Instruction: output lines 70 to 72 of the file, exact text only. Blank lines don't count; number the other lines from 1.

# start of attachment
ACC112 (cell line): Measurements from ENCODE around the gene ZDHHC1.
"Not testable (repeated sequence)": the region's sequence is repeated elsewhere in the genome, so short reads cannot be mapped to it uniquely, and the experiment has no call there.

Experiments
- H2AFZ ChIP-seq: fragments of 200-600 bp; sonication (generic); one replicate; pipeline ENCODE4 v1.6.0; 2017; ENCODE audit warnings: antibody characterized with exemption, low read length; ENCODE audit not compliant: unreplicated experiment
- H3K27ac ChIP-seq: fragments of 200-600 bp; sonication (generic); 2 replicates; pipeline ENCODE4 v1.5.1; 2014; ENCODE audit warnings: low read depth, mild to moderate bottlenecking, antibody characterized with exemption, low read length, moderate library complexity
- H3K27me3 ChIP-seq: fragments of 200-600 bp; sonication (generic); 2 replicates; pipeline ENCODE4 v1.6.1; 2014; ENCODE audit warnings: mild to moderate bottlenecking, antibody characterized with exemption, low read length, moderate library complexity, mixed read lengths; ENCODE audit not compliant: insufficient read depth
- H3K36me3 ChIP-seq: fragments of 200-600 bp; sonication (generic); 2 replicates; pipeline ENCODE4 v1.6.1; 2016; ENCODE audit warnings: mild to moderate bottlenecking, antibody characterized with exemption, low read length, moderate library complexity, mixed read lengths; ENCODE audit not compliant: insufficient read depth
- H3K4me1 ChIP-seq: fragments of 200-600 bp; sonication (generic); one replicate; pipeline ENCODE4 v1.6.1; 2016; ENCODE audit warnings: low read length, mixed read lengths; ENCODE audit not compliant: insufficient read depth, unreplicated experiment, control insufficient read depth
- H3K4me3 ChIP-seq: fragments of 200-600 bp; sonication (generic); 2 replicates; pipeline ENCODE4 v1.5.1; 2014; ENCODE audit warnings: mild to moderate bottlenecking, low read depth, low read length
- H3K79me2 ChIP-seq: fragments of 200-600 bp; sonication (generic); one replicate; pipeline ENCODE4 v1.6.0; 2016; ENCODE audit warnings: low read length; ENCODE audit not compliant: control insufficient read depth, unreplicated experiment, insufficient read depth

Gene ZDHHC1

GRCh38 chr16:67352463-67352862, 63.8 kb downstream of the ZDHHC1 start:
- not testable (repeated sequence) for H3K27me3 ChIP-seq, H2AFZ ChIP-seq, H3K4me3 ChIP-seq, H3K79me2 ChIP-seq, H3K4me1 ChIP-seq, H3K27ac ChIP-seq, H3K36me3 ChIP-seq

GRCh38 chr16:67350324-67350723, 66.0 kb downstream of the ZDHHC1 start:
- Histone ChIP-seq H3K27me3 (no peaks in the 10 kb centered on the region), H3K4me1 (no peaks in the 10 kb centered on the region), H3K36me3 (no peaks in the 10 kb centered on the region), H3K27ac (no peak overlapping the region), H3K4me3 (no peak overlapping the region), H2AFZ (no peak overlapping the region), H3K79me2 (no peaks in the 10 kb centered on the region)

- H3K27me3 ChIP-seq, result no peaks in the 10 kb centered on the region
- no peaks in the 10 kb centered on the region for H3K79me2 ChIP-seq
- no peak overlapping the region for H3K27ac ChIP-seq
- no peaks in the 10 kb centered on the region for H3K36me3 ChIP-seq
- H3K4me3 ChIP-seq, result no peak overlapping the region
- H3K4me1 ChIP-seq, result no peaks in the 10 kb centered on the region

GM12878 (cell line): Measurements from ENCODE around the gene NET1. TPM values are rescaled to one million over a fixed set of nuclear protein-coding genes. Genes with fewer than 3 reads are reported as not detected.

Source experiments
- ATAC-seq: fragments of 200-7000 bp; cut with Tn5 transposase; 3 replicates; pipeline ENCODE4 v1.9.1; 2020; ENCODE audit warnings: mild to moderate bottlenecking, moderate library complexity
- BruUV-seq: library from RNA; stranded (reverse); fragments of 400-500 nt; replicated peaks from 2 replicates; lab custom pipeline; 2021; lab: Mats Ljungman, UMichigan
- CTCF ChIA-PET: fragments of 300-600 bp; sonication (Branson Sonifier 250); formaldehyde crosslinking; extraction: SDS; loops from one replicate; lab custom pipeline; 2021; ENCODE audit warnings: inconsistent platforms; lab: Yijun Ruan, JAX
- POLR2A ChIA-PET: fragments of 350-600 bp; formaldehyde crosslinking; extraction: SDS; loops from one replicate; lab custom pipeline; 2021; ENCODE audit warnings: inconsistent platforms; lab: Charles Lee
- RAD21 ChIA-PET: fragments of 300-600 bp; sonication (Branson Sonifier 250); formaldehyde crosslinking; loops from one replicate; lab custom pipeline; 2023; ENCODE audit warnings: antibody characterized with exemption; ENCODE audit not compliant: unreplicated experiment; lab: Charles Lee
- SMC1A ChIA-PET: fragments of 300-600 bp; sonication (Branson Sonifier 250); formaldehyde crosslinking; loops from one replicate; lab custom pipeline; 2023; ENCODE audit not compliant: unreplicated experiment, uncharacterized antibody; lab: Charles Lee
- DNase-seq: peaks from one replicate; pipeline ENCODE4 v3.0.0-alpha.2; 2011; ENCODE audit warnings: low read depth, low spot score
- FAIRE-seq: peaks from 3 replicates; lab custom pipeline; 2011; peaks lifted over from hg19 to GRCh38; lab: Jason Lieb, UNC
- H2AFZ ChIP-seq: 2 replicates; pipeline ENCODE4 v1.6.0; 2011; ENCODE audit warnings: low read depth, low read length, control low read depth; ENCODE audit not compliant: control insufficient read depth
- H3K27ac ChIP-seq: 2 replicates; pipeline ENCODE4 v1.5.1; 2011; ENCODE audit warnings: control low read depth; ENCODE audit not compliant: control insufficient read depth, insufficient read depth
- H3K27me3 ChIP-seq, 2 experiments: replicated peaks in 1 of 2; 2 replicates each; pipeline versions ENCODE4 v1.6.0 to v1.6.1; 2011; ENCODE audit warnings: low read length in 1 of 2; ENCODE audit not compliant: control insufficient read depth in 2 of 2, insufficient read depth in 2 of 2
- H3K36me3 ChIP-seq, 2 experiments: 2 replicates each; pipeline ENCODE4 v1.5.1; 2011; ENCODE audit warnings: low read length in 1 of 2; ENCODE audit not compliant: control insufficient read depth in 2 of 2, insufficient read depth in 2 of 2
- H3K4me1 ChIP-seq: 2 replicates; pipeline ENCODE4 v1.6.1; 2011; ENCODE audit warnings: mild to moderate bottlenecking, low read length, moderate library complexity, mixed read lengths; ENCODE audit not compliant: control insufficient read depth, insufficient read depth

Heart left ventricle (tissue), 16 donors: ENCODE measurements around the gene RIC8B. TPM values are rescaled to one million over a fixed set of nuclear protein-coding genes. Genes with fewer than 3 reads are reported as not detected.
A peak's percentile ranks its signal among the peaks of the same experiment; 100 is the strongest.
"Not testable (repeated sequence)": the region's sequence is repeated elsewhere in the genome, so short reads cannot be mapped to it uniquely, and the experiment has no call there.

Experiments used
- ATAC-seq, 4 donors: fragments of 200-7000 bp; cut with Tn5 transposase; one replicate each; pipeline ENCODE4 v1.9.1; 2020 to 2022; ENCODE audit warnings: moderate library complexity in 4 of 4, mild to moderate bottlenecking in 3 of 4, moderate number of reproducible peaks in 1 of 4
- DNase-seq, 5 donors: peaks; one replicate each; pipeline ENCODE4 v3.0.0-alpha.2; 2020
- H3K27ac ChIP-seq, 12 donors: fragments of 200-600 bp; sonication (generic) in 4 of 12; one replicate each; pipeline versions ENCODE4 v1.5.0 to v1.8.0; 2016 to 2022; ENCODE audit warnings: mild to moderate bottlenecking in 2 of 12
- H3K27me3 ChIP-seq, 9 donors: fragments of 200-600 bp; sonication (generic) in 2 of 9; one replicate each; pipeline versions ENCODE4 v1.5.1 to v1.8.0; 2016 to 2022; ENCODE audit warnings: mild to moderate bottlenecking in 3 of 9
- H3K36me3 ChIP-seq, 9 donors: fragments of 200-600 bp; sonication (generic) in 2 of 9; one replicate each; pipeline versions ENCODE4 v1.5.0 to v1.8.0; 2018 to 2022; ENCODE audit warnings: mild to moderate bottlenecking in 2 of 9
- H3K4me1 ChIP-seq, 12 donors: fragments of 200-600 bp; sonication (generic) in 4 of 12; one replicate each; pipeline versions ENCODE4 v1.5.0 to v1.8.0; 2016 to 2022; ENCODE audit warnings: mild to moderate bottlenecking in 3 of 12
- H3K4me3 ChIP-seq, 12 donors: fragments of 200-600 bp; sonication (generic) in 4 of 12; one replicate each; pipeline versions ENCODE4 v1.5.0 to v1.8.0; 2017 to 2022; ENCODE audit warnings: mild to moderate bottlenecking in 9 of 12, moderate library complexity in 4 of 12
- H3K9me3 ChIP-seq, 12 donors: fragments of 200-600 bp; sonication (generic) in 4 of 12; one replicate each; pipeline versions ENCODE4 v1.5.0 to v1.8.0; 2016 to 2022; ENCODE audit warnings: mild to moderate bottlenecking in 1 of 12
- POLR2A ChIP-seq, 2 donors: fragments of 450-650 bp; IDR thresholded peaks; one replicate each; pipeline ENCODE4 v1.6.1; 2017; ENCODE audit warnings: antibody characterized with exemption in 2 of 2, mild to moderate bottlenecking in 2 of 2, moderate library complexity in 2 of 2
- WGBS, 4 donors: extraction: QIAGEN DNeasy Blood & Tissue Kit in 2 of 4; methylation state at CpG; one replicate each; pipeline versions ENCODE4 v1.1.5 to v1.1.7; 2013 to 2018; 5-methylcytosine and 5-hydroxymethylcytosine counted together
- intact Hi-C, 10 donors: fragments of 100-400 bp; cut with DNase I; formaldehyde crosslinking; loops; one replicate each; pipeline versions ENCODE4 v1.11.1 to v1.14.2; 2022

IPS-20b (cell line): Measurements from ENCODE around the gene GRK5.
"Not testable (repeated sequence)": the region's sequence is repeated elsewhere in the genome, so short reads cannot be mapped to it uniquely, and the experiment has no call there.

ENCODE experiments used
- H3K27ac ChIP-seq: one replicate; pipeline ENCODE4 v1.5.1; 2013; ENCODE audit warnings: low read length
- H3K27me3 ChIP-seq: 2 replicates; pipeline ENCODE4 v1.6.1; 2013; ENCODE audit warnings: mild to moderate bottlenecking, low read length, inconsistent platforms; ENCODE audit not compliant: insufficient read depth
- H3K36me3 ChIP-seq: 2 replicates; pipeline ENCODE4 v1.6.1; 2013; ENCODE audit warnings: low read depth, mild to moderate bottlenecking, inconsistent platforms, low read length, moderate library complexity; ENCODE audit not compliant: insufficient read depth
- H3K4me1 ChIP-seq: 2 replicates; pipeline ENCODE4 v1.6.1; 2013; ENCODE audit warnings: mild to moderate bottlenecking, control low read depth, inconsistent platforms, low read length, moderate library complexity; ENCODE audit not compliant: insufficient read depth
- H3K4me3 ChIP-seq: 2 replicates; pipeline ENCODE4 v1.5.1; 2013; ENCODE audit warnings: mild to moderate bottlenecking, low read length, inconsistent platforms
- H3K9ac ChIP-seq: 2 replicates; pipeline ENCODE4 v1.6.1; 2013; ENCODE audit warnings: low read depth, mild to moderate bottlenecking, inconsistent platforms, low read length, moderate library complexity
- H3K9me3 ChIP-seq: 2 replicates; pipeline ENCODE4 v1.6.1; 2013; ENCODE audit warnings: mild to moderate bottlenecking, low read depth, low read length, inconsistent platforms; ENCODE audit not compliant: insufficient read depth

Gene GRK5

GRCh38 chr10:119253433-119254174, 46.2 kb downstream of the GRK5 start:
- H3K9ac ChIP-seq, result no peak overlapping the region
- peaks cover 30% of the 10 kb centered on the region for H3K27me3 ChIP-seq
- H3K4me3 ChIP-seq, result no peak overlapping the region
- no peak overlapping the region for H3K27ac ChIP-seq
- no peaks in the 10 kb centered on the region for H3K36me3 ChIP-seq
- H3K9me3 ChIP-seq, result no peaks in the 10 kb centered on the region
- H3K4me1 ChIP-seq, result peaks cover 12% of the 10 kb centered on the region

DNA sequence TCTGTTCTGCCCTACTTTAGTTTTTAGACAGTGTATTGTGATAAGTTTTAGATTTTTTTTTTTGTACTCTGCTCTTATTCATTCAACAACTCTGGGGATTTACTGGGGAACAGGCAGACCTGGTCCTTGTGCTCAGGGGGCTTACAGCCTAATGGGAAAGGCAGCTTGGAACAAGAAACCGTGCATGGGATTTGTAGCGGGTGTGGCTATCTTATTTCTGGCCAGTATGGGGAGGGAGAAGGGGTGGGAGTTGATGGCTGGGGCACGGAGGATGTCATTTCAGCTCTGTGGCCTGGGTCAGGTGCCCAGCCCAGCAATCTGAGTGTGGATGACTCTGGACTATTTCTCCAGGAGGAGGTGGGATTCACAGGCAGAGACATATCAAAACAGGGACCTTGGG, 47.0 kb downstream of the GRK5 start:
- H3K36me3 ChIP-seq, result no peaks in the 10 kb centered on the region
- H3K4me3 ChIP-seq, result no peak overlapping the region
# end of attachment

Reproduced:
- H3K4me1 ChIP-seq, result peaks cover 12% of the 10 kb centered on the region

DNA sequence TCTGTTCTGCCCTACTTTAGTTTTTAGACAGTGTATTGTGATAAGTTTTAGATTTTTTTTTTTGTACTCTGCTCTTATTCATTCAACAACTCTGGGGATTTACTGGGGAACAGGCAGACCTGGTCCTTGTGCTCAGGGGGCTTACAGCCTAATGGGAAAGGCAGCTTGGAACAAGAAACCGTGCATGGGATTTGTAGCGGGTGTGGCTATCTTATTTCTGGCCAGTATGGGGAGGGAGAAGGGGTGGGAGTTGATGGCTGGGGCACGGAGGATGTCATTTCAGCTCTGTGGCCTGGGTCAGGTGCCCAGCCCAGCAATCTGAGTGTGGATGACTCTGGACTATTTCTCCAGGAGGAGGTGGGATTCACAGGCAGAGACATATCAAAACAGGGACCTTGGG, 47.0 kb downstream of the GRK5 start:
- H3K36me3 ChIP-seq, result no peaks in the 10 kb centered on the region